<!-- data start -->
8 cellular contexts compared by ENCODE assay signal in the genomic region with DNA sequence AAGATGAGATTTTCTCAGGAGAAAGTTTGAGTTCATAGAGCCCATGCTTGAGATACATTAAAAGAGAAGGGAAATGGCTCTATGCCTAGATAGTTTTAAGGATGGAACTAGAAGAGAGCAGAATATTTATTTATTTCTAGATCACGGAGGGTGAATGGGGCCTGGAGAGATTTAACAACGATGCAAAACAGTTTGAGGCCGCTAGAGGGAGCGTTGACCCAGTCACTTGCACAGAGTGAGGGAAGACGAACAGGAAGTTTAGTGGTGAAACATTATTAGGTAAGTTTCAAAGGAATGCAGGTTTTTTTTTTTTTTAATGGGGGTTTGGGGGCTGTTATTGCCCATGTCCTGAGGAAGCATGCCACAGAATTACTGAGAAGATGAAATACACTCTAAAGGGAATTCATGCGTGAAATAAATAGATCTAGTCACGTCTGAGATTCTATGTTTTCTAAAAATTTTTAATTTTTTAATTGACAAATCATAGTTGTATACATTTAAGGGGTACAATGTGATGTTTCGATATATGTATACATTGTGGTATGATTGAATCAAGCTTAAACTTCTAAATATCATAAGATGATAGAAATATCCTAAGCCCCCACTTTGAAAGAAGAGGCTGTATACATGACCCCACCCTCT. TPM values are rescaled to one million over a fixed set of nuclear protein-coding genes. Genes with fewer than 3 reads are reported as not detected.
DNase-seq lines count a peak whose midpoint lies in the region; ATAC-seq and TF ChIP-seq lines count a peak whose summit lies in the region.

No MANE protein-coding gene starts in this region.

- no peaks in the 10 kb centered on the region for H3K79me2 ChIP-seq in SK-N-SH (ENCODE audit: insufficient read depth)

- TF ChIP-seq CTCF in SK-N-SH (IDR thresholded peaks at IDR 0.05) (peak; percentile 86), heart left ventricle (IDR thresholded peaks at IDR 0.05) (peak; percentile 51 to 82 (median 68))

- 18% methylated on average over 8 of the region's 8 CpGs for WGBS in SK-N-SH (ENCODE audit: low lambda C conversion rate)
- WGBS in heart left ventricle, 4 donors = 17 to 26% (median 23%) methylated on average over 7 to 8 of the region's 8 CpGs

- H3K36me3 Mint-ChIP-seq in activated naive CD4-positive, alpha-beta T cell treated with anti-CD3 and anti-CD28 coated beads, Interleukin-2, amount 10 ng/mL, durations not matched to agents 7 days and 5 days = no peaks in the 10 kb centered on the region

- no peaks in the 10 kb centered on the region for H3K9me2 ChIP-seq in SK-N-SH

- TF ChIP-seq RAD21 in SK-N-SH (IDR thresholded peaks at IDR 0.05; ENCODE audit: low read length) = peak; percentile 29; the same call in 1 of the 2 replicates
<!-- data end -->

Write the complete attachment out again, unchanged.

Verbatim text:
8 cellular contexts compared by ENCODE assay signal in the genomic region with DNA sequence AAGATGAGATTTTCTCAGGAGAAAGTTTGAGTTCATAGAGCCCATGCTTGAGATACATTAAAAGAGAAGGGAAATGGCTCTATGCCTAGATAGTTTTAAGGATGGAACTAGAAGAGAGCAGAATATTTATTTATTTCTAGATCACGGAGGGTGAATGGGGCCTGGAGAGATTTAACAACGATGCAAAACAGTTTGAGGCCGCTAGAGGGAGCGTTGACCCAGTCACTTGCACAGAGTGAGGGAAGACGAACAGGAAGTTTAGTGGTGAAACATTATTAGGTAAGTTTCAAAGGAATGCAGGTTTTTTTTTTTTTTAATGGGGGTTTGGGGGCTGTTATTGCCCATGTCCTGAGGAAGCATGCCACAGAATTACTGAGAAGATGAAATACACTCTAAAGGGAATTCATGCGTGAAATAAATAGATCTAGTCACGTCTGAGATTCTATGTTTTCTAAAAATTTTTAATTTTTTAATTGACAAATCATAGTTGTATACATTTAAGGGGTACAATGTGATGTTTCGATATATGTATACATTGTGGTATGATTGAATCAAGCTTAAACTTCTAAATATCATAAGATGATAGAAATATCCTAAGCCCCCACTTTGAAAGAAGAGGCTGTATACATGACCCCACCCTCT. TPM values are rescaled to one million over a fixed set of nuclear protein-coding genes. Genes with fewer than 3 reads are reported as not detected.
DNase-seq lines count a peak whose midpoint lies in the region; ATAC-seq and TF ChIP-seq lines count a peak whose summit lies in the region.

No MANE protein-coding gene starts in this region.

- no peaks in the 10 kb centered on the region for H3K79me2 ChIP-seq in SK-N-SH (ENCODE audit: insufficient read depth)

- TF ChIP-seq CTCF in SK-N-SH (IDR thresholded peaks at IDR 0.05) (peak; percentile 86), heart left ventricle (IDR thresholded peaks at IDR 0.05) (peak; percentile 51 to 82 (median 68))

- 18% methylated on average over 8 of the region's 8 CpGs for WGBS in SK-N-SH (ENCODE audit: low lambda C conversion rate)
- WGBS in heart left ventricle, 4 donors = 17 to 26% (median 23%) methylated on average over 7 to 8 of the region's 8 CpGs

- H3K36me3 Mint-ChIP-seq in activated naive CD4-positive, alpha-beta T cell treated with anti-CD3 and anti-CD28 coated beads, Interleukin-2, amount 10 ng/mL, durations not matched to agents 7 days and 5 days = no peaks in the 10 kb centered on the region

- no peaks in the 10 kb centered on the region for H3K9me2 ChIP-seq in SK-N-SH

- TF ChIP-seq RAD21 in SK-N-SH (IDR thresholded peaks at IDR 0.05; ENCODE audit: low read length) = peak; percentile 29; the same call in 1 of the 2 replicates